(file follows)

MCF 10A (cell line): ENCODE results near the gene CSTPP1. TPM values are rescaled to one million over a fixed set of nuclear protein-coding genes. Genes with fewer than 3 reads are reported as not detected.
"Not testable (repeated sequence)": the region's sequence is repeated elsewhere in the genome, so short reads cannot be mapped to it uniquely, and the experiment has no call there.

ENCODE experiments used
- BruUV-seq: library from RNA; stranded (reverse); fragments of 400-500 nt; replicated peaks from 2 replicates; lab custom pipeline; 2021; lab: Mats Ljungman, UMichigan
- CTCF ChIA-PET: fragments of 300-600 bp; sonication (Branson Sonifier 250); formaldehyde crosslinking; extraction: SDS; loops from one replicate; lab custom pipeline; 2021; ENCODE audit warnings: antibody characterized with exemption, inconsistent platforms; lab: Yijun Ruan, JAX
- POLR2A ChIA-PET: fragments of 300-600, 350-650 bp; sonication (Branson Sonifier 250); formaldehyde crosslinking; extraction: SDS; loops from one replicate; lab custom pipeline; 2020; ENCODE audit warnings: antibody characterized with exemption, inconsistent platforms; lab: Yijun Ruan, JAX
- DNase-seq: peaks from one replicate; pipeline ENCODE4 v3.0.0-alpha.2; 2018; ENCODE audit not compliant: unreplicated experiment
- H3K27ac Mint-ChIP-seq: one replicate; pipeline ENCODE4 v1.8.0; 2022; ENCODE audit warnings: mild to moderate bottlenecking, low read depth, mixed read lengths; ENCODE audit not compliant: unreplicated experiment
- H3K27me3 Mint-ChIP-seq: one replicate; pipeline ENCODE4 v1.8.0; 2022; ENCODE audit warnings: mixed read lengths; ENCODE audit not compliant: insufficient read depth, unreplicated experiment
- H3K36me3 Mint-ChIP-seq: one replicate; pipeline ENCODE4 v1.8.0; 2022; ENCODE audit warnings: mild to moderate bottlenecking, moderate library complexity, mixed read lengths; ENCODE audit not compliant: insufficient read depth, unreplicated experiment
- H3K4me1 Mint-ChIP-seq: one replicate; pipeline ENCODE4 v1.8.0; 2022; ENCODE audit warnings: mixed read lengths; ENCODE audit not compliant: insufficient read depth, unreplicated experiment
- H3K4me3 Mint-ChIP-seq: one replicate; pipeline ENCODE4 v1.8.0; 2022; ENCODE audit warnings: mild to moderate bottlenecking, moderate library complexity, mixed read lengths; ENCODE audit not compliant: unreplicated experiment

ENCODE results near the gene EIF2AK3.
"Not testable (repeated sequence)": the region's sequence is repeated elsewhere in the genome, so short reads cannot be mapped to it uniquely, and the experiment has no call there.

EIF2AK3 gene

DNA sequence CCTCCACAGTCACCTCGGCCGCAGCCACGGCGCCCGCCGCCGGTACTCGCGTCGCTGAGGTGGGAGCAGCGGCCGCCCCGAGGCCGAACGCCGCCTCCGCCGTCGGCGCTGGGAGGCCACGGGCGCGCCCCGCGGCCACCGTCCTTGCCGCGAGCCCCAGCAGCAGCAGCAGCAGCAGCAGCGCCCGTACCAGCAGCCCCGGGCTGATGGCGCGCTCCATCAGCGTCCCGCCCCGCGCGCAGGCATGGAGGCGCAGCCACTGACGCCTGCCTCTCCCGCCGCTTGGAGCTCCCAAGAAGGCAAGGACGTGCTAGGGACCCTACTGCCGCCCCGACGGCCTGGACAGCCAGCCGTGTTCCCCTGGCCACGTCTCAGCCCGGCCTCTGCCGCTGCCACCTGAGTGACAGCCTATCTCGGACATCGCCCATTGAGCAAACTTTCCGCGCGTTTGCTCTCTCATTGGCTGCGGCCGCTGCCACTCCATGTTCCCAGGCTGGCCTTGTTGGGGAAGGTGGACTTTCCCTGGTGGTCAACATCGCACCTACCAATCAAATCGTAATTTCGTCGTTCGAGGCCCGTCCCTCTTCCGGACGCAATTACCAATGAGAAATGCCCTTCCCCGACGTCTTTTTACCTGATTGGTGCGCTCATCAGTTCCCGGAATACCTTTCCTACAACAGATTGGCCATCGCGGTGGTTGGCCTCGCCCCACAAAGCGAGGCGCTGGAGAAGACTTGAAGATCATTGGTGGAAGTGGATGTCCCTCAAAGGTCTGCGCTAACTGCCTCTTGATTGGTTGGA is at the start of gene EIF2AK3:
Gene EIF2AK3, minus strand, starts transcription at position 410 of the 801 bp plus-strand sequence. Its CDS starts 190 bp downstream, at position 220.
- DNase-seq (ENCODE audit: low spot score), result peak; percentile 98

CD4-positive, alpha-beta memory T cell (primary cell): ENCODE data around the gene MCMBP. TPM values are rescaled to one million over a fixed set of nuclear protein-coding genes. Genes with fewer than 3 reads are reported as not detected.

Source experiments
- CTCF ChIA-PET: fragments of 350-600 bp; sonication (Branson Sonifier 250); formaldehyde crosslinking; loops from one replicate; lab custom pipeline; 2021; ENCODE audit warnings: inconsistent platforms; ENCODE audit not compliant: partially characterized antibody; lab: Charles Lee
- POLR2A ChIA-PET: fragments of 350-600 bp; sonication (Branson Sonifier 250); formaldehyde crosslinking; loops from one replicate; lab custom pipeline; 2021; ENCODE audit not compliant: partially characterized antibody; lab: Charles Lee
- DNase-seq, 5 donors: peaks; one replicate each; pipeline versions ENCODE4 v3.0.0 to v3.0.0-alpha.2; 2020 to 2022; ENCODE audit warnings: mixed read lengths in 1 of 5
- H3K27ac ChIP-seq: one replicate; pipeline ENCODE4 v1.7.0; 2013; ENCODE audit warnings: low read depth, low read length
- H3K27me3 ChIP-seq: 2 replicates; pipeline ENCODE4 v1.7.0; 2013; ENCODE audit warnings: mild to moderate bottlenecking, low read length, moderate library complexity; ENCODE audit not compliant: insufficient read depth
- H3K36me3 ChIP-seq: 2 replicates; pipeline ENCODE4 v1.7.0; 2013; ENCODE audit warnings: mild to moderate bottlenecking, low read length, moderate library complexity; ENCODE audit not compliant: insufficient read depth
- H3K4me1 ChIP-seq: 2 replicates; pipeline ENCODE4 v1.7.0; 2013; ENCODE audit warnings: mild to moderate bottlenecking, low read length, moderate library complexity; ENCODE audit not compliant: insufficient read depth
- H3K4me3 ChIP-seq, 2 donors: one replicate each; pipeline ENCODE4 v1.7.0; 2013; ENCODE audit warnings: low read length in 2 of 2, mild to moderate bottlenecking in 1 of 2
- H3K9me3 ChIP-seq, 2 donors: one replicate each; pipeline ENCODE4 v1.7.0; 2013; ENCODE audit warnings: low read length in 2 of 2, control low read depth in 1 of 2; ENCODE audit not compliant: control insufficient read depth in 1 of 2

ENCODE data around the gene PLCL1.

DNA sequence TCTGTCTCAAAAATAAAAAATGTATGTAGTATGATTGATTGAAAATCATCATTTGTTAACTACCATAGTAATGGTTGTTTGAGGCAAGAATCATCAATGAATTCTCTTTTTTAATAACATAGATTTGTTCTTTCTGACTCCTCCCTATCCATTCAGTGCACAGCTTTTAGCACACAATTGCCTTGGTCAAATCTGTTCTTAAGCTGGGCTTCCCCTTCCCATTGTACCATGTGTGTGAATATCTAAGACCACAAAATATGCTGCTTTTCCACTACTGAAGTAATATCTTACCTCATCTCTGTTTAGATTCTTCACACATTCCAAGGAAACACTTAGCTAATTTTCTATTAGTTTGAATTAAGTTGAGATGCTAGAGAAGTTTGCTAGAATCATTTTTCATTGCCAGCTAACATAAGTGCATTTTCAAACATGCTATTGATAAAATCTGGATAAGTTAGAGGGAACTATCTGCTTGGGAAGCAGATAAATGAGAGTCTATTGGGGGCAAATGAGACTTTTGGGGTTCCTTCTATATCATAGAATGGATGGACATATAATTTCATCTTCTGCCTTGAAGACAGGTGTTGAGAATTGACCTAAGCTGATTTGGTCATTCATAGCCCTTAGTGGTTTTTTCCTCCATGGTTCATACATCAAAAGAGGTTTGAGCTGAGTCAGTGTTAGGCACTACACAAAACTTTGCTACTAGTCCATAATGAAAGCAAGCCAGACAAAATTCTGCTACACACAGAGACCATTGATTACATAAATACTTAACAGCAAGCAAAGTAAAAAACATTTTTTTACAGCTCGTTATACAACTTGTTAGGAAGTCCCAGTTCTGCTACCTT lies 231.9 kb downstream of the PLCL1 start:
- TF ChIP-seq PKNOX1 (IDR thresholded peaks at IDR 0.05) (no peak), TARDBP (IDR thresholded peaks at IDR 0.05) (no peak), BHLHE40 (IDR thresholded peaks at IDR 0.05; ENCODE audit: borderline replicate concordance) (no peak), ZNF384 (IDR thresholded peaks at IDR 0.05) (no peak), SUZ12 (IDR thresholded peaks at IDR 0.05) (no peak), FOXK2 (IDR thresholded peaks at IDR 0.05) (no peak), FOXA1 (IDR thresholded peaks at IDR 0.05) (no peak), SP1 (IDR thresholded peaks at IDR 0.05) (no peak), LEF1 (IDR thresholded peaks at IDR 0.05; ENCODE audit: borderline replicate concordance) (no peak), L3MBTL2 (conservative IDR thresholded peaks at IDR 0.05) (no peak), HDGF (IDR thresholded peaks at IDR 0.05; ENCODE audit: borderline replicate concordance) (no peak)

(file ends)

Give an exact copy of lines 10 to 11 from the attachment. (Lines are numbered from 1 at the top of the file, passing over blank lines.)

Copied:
- H3K36me3 Mint-ChIP-seq: one replicate; pipeline ENCODE4 v1.8.0; 2022; ENCODE audit warnings: mild to moderate bottlenecking, moderate library complexity, mixed read lengths; ENCODE audit not compliant: insufficient read depth, unreplicated experiment
- H3K4me1 Mint-ChIP-seq: one replicate; pipeline ENCODE4 v1.8.0; 2022; ENCODE audit warnings: mixed read lengths; ENCODE audit not compliant: insufficient read depth, unreplicated experiment